What made Berlin such an influential figure in the liberal response to Stalinism, therefore, was not simply that he was a well-connected insider and brilliant conversationalist, ensconced at a high altitude on the Mount Parnassus of Anglo-American intellectual life; or even that the quality of his philosophic mind and the reach of his scholarship lifted liberal polemic out of the rut of callow journalism; it was that he alone managed to turn the Russian tradition itself into a weapon against Soviet tyranny.
But the heyday for this kind of operation was brief. By the mid-1960s, his reputation went into eclipse. While he was spared personal attack during the 1960s, his kind of sceptical accommodating liberalism, precisely because it was on the left, was singled out for special scorn by the student revolutionaries and then by the academic Marxists. In the early l970s, Berlin's kind of liberalism was not so much scorned as ignored in the gadarene rush to follow the fashionable French - Foucault, Barthes, Derrida et al. In the conservative counter-revolution of the late l970s, the anti-communist heroes of the l940s and l950s were revived - Popper and Hayek, especially - but Berlin remained out in the cold, because, unlike them, he still had a good thing to say for the corrupted decencies of the postwar social democratic settlement.
In the 1990s, with the decline of socialism and the adverse after-effects of the conservative counter-revolution becoming apparent, Berlin's kind of liberalism begins to look like the only creed to have survived the storm. But it might be misleading to explain the Berlin revival in terms of the Zeitgeist. Equally important was the fact that his previously unpublished work began to reappear in accessible Oxford paperback editions beginning in l978. This was due, not to Berlin himself, but to the patient, methodical and devoted work of Henry Hardy, who studied philosophy at Wolfson during Berlin's tenure there.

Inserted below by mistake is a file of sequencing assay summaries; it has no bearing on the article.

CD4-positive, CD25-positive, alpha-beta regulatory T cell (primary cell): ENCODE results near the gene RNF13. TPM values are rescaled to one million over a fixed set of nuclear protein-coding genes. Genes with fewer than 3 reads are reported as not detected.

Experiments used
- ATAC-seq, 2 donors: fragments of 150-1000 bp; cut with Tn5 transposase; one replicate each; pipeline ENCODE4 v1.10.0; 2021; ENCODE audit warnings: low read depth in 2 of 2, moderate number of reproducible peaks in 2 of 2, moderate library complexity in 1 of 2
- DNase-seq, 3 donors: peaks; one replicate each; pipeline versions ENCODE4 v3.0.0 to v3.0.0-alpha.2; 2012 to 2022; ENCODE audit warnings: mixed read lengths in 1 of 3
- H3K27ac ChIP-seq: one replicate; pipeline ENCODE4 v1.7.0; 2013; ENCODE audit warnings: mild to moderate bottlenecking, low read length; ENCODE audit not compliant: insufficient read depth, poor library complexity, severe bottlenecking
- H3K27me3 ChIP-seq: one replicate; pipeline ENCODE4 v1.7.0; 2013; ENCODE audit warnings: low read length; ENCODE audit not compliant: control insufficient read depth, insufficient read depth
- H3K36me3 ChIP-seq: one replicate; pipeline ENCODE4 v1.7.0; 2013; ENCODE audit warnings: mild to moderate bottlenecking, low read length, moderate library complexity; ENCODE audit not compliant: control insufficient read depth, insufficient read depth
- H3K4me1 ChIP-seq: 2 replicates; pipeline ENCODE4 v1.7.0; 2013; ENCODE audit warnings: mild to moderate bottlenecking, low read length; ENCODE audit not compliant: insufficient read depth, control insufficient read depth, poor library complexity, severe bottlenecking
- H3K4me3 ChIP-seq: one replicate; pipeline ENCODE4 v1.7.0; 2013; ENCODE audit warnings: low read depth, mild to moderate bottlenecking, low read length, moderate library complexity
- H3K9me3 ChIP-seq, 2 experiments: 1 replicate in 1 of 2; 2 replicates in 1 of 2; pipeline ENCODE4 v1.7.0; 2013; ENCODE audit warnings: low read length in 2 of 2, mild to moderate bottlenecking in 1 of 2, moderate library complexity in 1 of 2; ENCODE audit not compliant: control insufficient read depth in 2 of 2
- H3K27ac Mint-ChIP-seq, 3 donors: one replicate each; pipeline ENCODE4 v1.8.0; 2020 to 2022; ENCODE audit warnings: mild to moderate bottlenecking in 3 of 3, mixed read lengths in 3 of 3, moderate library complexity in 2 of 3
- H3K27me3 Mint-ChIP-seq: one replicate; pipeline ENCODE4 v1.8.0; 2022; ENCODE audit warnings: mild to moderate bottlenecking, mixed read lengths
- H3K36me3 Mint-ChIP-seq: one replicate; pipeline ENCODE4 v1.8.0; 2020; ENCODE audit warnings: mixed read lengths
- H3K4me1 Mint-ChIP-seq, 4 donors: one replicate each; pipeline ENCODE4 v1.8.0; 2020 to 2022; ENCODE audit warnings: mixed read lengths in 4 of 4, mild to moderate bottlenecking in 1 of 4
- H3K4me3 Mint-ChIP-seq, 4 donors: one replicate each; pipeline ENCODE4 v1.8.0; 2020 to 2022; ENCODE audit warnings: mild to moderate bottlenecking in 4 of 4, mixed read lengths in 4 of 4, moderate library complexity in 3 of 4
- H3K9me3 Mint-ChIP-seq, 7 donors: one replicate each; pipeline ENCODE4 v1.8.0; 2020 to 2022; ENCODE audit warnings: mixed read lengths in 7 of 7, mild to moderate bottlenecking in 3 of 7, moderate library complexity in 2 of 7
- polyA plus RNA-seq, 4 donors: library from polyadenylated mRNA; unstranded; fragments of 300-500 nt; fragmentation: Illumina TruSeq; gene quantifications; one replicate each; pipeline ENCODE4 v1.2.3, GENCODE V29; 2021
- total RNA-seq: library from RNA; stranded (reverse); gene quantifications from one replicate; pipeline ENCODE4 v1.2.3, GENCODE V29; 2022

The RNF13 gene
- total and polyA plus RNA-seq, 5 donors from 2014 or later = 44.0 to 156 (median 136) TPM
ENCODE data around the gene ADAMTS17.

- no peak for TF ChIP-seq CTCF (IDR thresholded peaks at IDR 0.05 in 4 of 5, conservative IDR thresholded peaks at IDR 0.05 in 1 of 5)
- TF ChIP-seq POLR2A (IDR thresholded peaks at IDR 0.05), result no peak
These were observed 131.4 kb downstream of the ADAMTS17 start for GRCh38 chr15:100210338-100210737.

Besides Hardy's astonishing act of editorial resurrection, the times themselves conspired to make Berlin's work of recurring relevance. Since the early 1990s, it has become the starting point for at least three new lines of debate and inquiry. The first of these is certainly the field of nationalism. With the eruption of ethnic nationalism after the cold war, anyone seriously interested in understanding the violently combustible mixture of resentment, anger and pride that has attended the birth of the successor states of the Balkans and the Soviet empire, finds that a return to Berlin is essential. For most liberal thinkers, nationalist feeling is patriotism deformed into chauvinism, while for Marxists it is solidarity deformed into tribalism. In neither, is it a bona fide need that a serious political theory should respect. Berlin was one of the relatively few liberal thinkers of the postwar years who responded positively to the anthropological claim all nationalisms make, that is, that human beings need a place where they are understood and not merely for what they say but for what they mean; and that nation states are the modern institutional form in which this need for belonging is most likely to be met. He argued that nationalism met needs for belonging that the relentlessly rational contractualism of the Enlightenment had failed to understand. He also insisted thattheorists take account of nationalism as a style of resentment: "It may be true that nationalism, as distinct from mere national consciousness - the sense of belonging to a nation - is in the first place a response to a patronising or disparaging attitude towards the traditional values of a society, the result of wounded pride and a sense of humiliation in its most socially conscious members, which in due course produce anger and self-assertion.